Population Control? If Only!

July 10, 2009

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Supreme Court Justice Ruth Bader Ginsberg recently revealed in an interview from the forthcoming Sunday New York Times Magazine that she originally believed Roe v. Wade to be a form of population control, meant to diminish ?populations that we don?t want to have too many of.? CNSNews.com reports:

Ginsburg discussed her surprise at the outcome of Harris v. McRae, a 1980 decision that upheld the Hyde Amendment, which prohibited the use of Medicaid and other federal funds for abortions.

Here?s a transcript of that portion of the Times’ interview:

Q. Are you talking about the distances women have to travel because in parts of the country, abortion is essentially unavailable, because there are so few doctors and clinics that do the procedure? And also, the lack of Medicaid for abortions for poor women?

Justice Ginsburg: Yes, the ruling about that surprised me. Frankly, I had thought that at the time Roe was decided, there was concern about population growth and particularly growth in populations that we don?t want to have too many of. So that Roe was going to be then set up for Medicaid funding for abortion. Which some people felt would risk coercing women into abortions when they didn?t really want them. But when the Court decided McRae, the case came out the other way. And then I realized that my perception of it had been altogether wrong.?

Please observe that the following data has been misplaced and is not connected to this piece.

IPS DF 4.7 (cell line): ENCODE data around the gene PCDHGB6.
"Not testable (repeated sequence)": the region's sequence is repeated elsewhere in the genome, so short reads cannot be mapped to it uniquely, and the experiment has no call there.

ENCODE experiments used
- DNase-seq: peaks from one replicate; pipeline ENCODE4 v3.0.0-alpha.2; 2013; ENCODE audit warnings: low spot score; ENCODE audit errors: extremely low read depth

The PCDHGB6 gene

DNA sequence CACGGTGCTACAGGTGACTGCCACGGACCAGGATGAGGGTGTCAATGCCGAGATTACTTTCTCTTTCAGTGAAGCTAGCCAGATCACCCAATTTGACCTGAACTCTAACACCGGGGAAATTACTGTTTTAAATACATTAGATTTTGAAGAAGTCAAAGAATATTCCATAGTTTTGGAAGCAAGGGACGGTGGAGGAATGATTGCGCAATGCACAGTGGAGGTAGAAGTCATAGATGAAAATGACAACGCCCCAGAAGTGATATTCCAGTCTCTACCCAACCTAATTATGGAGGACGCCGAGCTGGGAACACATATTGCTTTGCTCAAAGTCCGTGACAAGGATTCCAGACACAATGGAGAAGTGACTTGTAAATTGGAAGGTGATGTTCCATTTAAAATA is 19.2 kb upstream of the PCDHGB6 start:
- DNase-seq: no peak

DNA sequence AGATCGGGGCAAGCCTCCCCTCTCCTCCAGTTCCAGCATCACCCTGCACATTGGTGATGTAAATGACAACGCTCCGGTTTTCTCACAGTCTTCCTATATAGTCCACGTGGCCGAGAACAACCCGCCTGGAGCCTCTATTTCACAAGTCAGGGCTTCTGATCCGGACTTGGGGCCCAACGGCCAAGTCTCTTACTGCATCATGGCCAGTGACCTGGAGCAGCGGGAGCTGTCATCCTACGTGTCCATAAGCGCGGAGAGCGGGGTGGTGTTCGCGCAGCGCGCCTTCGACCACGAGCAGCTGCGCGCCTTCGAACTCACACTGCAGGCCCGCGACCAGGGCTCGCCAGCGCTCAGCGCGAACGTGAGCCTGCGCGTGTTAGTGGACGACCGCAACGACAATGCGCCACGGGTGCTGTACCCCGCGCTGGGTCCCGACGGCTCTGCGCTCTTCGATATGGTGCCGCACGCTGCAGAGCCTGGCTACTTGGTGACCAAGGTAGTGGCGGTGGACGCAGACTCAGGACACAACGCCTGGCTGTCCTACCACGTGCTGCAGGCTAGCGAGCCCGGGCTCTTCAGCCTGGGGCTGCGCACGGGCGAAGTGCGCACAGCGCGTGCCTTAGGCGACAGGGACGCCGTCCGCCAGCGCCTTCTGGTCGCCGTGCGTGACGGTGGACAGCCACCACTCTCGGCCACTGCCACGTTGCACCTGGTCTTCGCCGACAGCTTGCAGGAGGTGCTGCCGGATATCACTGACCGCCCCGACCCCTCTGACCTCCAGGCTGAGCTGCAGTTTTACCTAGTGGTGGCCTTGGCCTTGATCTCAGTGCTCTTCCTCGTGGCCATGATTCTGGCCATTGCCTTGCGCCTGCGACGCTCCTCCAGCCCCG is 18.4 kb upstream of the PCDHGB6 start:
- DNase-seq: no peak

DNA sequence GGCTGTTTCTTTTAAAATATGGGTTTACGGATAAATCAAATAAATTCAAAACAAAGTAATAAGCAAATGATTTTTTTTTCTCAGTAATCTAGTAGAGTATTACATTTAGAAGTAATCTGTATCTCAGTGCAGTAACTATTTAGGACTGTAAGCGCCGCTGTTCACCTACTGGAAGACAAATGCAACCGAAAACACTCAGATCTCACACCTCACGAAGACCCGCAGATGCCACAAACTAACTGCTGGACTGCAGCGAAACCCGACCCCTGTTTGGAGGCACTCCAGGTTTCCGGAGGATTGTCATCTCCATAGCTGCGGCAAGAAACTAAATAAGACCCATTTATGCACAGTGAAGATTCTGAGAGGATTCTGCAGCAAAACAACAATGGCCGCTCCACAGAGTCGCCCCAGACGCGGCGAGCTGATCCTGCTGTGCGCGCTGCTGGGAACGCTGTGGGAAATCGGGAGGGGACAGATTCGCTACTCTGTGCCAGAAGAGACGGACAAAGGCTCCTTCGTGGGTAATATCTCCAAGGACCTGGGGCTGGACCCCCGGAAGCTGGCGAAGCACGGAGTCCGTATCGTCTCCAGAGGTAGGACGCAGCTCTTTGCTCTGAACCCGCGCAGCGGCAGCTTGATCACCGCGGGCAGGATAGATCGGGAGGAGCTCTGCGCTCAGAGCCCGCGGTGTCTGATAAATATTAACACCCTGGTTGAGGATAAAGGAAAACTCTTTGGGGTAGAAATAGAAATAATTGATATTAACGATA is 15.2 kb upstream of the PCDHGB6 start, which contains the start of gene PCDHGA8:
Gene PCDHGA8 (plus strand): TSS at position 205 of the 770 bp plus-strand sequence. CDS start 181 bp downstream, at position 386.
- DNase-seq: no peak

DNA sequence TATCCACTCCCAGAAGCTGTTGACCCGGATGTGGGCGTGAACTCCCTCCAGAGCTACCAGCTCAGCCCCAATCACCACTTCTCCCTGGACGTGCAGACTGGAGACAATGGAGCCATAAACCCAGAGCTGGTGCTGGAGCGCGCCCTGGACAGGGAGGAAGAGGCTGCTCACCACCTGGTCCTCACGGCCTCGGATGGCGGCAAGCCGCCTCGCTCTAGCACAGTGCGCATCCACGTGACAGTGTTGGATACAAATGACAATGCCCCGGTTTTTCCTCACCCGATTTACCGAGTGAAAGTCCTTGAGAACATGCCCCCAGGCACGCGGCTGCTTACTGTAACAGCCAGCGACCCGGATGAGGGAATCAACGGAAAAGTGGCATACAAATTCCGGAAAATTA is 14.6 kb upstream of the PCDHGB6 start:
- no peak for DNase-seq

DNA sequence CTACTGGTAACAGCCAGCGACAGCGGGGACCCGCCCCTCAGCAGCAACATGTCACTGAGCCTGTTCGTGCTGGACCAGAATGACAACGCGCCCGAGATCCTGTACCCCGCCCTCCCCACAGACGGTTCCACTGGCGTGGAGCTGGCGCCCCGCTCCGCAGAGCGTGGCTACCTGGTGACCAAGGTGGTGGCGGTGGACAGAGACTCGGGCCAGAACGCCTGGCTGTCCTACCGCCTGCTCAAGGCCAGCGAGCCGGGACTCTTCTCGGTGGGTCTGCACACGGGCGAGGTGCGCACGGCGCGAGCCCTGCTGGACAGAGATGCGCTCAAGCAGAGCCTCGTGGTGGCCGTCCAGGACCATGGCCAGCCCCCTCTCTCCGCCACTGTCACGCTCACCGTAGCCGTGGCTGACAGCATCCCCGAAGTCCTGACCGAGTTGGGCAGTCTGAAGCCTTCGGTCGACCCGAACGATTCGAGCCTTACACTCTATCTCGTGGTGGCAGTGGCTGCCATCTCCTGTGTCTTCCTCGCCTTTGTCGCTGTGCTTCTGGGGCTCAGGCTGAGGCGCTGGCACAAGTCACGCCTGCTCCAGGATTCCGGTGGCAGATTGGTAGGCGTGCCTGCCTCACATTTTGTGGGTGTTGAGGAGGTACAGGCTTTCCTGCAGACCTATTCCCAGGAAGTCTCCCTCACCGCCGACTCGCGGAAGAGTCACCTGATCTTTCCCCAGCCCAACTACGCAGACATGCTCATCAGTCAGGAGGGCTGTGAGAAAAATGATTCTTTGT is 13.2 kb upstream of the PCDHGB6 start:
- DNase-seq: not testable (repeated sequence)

Some commentators on the right are celebrating this apparent revelation, claiming that many abortioneers are racist for supporting population control. Margaret Sanger, founder of Planned Parenthood and controversial supporter of negative eugenics, comes to mind.

Dare I prefer that argument? If, indeed, leftist supporters of abortion were advocating the removal of those nasty little breathing fetal tumors in order to preserve a stable American population (which, of course, they are not) at least we would be discussing the importance of populations in America! As it stands now millions of unborn are slaughtered for abstract nonsense like “choice” and “autonomy over one’s body.” Wouldn’t we prefer the injection of a little “national interest” into the discussion?

In all seriousness, abortion is an aberration of the worst kind. But imagine, if you can, an abortion lobby that would reject platitudinal nonsense and instead discuss the importance of dying populations in America, like brilliant thinkers occasionally have.

Something tells me that if population control was the concern of abortion doctors and not the concern of the Minute Men, it would be a little less racist and a little more common sense.

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